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[Focus] Outcome of bank strike

Posted December. 29, 2000 18:56,   


With the announcement by the Korea Financial Industry Union to abandon the walk-out by employees of Kookmin Bank and Housing & Commercial Bank (H&CB) and order unionists to return to work, the sit-down strike that began on Dec. 21 has been brought to an end.

On the disagreements between the labor union and the government that led to the strike, the first ever in the banking industry, financial circles are of the opinion that it was ¡°a game with all losers.¡± The sacrifice of the government, labor union, and relevant banks was great, but the gains were small.

Noting that it is imperative that the government arrange a large framework for financial sector restructuring by combining ailing banks through a holding company and making financially healthy banks bigger ones, Chung Ki-Young, head of Samsung Financial Research Institute, said, ¡°The rapid and abrupt drive for financial restructuring has brought about some unreasonable factors.¡±

In the process of pushing the merger of Kookmin and H&CB, the government was hard hit in its credibility. Suspicion is rising that the government was driving the plans to merge financially healthy banks by the end of this year, while at the same time calling for ¡®self-regulated mergers.¡¯

In particular, the government provided the labor unions with cause to strike by announcing in advance the process by which the mergers would be discussed. It also damaged the principle of financial restructuring by itself by extending the independent managerial rights of Peace, Kwangju, and Kyongnam banks, all of who staged strikes, to June 2002.

However, it is a good thing that the creation of a bigger healthy bank through the merger of Kookmin and H&CB has offered other banks a chance to push self-guided mergers.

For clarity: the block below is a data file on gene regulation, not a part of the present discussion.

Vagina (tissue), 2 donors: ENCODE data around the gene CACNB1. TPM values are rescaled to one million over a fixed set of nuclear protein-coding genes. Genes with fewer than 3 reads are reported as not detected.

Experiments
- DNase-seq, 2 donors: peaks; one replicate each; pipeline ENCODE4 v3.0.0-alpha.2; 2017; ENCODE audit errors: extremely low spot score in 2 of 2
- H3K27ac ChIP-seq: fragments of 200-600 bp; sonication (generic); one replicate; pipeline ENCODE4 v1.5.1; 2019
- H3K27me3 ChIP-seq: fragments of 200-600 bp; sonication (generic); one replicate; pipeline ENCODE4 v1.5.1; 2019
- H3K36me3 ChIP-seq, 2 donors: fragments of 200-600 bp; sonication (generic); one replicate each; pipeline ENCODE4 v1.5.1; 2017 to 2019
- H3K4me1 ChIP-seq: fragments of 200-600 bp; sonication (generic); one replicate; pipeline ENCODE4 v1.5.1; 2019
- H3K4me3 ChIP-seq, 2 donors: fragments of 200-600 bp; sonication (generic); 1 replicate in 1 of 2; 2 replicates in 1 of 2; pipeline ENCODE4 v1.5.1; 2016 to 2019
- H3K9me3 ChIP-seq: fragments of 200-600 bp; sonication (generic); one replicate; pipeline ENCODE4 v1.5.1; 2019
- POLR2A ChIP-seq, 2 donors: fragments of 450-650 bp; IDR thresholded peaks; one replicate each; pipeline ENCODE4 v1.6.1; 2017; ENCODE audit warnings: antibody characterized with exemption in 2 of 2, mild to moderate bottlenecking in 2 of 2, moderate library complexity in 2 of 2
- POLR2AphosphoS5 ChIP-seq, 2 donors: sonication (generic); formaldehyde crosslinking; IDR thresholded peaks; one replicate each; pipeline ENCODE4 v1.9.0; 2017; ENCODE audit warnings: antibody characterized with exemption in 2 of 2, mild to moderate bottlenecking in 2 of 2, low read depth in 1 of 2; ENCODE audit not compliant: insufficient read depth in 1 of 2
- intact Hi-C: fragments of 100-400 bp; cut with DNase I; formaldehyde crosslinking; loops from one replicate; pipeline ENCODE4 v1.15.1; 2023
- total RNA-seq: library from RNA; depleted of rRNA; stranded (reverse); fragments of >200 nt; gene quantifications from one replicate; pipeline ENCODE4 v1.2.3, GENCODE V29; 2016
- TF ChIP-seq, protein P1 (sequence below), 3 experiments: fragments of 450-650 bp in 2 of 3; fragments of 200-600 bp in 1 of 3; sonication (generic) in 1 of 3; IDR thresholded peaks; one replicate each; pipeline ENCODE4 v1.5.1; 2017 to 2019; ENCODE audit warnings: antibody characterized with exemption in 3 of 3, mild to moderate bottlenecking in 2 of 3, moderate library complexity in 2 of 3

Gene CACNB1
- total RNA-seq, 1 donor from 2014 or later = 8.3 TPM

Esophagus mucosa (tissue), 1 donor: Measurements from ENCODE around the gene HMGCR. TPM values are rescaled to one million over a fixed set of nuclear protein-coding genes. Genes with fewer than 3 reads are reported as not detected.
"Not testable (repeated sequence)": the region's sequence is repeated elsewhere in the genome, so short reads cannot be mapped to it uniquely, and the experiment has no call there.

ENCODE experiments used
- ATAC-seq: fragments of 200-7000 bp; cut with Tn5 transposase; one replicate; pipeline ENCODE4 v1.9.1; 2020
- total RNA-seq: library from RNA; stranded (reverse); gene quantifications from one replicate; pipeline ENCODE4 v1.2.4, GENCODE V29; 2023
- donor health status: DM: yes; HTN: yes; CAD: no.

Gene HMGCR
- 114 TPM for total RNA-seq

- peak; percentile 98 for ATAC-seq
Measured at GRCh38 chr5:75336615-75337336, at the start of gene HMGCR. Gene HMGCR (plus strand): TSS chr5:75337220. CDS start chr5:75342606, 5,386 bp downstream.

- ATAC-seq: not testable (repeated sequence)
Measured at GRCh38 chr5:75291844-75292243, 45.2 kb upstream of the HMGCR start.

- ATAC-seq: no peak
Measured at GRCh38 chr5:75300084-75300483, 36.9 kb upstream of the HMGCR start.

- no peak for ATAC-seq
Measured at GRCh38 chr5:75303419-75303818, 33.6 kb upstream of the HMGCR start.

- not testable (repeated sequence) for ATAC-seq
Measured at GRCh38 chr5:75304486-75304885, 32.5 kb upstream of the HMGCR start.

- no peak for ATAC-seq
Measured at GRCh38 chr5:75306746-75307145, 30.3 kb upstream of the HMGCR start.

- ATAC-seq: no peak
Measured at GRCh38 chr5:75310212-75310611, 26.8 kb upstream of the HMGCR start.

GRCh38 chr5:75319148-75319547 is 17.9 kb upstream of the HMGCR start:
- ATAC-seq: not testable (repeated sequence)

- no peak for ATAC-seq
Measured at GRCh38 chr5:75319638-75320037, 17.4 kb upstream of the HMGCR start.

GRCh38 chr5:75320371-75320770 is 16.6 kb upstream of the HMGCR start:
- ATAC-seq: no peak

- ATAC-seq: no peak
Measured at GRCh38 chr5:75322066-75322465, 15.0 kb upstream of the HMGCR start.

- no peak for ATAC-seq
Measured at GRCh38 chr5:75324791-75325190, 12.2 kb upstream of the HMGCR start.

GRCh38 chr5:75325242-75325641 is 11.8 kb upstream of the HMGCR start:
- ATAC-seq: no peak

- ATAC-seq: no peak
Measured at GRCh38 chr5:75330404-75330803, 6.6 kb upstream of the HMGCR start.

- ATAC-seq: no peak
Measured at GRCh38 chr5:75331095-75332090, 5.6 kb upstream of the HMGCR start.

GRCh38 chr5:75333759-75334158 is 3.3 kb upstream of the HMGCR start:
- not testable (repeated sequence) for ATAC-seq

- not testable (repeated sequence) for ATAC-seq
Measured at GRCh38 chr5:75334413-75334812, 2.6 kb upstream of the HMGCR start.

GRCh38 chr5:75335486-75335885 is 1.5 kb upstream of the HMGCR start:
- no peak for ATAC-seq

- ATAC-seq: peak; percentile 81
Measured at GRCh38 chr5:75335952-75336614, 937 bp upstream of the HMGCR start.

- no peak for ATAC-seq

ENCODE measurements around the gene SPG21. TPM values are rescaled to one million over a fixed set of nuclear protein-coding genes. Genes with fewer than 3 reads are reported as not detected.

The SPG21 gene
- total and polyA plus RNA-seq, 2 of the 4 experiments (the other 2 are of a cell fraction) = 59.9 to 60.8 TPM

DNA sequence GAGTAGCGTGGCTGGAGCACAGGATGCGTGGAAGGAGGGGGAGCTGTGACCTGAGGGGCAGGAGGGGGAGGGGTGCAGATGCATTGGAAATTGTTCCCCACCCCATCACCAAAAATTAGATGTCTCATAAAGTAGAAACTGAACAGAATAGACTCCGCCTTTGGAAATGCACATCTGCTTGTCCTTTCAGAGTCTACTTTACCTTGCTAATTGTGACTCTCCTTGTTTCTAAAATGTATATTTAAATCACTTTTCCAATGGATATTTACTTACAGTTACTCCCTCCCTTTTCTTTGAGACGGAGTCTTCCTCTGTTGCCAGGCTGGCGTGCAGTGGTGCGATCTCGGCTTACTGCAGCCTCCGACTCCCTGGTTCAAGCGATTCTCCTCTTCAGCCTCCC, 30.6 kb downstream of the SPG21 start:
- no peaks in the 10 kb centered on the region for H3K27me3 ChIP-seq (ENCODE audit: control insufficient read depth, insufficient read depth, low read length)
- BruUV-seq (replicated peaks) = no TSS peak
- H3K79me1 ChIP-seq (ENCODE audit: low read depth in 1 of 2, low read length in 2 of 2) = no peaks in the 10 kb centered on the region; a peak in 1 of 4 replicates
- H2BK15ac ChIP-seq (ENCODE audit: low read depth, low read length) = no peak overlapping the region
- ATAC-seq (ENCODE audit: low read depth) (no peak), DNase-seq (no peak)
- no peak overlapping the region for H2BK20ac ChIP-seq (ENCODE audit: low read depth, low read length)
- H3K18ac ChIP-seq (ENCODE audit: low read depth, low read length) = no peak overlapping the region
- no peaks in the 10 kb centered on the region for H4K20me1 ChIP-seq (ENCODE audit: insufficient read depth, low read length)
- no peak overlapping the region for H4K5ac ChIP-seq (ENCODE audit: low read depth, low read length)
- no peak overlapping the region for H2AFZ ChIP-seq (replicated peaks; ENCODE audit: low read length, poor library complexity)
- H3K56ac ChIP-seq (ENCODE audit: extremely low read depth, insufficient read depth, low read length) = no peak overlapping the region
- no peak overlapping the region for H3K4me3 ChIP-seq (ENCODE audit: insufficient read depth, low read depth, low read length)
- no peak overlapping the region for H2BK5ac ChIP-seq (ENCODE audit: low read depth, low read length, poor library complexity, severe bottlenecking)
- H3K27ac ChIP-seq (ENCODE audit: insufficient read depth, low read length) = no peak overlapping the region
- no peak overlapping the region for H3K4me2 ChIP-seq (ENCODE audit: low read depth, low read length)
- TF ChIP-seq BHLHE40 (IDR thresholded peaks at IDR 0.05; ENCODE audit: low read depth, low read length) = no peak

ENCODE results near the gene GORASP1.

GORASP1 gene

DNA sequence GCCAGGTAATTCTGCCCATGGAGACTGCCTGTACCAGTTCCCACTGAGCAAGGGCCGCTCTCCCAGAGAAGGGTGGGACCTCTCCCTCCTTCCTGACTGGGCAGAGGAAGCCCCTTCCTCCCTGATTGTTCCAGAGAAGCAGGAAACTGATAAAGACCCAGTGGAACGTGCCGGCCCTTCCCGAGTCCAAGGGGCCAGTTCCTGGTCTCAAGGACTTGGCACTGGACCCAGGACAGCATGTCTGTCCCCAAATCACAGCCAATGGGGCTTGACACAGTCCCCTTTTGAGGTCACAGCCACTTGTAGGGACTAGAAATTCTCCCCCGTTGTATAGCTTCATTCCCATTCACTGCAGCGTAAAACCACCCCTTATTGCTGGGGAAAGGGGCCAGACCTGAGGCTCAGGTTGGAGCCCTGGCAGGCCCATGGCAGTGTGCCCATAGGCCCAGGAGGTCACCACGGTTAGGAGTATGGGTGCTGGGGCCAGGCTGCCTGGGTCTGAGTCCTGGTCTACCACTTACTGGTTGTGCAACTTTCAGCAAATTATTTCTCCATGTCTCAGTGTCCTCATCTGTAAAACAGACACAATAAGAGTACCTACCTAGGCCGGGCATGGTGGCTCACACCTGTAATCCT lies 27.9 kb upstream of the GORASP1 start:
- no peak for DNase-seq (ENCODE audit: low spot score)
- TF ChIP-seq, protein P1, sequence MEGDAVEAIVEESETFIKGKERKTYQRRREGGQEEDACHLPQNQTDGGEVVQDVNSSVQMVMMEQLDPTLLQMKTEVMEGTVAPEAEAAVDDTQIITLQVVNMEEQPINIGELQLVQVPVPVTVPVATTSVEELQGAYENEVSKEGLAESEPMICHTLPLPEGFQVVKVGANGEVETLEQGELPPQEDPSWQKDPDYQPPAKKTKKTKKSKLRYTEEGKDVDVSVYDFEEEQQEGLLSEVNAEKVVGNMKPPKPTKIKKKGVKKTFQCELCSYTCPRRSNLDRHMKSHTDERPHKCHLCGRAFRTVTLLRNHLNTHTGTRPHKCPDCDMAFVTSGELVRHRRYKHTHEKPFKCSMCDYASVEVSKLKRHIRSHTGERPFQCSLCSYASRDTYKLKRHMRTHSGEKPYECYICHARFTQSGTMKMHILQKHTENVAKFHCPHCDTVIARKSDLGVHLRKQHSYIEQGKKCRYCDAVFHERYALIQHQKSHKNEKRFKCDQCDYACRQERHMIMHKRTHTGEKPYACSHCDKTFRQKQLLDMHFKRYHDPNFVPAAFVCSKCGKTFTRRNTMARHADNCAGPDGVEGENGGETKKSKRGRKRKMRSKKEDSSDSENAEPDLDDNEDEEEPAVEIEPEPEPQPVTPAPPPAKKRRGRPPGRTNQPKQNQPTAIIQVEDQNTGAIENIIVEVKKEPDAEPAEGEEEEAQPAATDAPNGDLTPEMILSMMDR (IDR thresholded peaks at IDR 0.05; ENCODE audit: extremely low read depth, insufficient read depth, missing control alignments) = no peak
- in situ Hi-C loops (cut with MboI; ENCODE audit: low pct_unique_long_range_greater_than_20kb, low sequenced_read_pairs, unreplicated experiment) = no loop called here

In the case of Kookmin and H&CB, the gains are uncertain, but the losses are clear.

With the abrupt announcement of the merger by the heads of the two banks, the mutual confidence of management and the labor union collapsed. Shin In-Suk, research fellow at the Korea Development Institute (KDI), said, ¡°Propelling a merger requires powerful leadership, but the two bank presidents lost that, generating great difficulties. Deep restructuring is needed to achieve a synergy effect in a merger, but they lost this chance due to the strike.¡±

Experts said that the brand image of the banks has also fallen. In fact, officials of the two banks are concerned as to whether or not to they will be able to recoup the huge amounts of money that were taken out the two banks during the strike.

Although the two banks hope to gain higher price competitiveness in the retail banking sector through the merger, it will be difficult to achieve a synergy effect without the unity of the two banks¡¯ officials. Kim Jung-Tae, president and CEO of H&CB, said, ¡°I¡¯m concerned about whether or not to we will be able to achieve consensus between officials of the two banks after the merger.¡±

The Korea Financial Industry Union was also hit hard. The strike by unionists at Kookmin and H&CB was viewed by some people as a selfish act that hampered financial restructuring.